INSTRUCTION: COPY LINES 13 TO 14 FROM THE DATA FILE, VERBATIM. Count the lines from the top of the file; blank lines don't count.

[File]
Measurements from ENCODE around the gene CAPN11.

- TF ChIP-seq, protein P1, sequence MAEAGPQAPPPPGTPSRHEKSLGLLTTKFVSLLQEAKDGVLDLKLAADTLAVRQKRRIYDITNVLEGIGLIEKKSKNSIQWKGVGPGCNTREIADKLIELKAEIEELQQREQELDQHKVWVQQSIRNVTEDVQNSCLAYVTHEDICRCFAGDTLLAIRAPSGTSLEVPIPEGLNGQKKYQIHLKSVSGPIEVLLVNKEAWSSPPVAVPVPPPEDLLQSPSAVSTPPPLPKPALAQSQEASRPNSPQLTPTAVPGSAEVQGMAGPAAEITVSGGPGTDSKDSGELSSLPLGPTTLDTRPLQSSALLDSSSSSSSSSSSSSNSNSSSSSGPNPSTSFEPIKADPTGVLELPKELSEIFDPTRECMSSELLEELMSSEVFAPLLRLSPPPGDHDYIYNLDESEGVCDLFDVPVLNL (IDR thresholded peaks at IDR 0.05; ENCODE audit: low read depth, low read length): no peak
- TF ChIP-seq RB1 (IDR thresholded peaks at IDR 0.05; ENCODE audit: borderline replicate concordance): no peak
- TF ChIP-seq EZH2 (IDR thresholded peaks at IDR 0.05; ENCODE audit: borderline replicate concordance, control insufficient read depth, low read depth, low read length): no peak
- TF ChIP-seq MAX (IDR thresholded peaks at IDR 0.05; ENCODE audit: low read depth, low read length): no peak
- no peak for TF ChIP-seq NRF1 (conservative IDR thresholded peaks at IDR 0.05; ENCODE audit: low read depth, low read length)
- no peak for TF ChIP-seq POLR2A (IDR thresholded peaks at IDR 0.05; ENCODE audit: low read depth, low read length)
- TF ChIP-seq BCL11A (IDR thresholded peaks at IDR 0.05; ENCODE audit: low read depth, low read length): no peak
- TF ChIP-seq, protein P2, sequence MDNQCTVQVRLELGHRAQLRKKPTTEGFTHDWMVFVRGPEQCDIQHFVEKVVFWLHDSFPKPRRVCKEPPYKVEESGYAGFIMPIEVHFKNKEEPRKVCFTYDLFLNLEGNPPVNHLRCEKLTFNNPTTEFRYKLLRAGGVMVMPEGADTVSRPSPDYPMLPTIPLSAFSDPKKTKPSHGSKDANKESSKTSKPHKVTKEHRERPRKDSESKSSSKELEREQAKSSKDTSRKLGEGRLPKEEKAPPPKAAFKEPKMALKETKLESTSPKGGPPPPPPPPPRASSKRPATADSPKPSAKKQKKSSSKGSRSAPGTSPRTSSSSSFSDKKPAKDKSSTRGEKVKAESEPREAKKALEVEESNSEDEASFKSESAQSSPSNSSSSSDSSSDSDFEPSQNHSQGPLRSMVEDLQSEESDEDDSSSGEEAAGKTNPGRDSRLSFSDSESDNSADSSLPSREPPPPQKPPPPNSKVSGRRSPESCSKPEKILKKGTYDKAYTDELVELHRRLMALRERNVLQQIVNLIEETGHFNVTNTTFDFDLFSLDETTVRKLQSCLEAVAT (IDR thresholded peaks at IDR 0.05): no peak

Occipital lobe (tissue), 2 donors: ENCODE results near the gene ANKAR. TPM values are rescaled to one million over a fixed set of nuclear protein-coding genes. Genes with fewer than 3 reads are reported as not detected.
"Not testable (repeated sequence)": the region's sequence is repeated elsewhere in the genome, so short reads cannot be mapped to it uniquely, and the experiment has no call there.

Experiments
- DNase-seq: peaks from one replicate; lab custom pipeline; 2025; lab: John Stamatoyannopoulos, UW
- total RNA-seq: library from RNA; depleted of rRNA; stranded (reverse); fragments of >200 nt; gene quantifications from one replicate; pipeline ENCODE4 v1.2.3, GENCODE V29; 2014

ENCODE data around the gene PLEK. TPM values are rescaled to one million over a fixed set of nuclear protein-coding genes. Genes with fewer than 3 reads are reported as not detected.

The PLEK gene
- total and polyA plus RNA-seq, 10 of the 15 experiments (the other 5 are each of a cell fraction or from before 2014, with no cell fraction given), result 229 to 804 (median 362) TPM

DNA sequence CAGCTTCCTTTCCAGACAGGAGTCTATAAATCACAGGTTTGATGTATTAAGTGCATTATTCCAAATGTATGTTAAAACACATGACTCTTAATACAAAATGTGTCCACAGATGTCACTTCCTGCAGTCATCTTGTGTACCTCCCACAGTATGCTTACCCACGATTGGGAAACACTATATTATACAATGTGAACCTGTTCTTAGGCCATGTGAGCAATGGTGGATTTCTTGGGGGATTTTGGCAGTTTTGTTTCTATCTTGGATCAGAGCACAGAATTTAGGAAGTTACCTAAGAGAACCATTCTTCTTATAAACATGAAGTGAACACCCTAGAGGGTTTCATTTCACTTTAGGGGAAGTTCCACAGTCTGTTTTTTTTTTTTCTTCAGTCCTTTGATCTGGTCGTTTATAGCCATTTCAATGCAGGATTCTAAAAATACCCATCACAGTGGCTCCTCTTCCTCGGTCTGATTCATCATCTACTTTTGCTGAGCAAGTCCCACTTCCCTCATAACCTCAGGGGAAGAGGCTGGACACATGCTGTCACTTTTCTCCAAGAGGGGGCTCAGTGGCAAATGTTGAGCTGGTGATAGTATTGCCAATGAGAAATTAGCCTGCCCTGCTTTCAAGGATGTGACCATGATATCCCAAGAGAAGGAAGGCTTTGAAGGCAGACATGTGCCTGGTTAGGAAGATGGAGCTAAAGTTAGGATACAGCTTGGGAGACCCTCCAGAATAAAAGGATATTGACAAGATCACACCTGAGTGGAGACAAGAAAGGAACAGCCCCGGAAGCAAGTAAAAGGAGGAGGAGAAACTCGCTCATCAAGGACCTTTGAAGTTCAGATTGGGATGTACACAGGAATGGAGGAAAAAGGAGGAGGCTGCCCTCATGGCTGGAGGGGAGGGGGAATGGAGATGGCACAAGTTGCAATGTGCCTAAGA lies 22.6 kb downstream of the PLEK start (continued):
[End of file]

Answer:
- DNase-seq: peaks from one replicate; lab custom pipeline; 2025; lab: John Stamatoyannopoulos, UW
- total RNA-seq: library from RNA; depleted of rRNA; stranded (reverse); fragments of >200 nt; gene quantifications from one replicate; pipeline ENCODE4 v1.2.3, GENCODE V29; 2014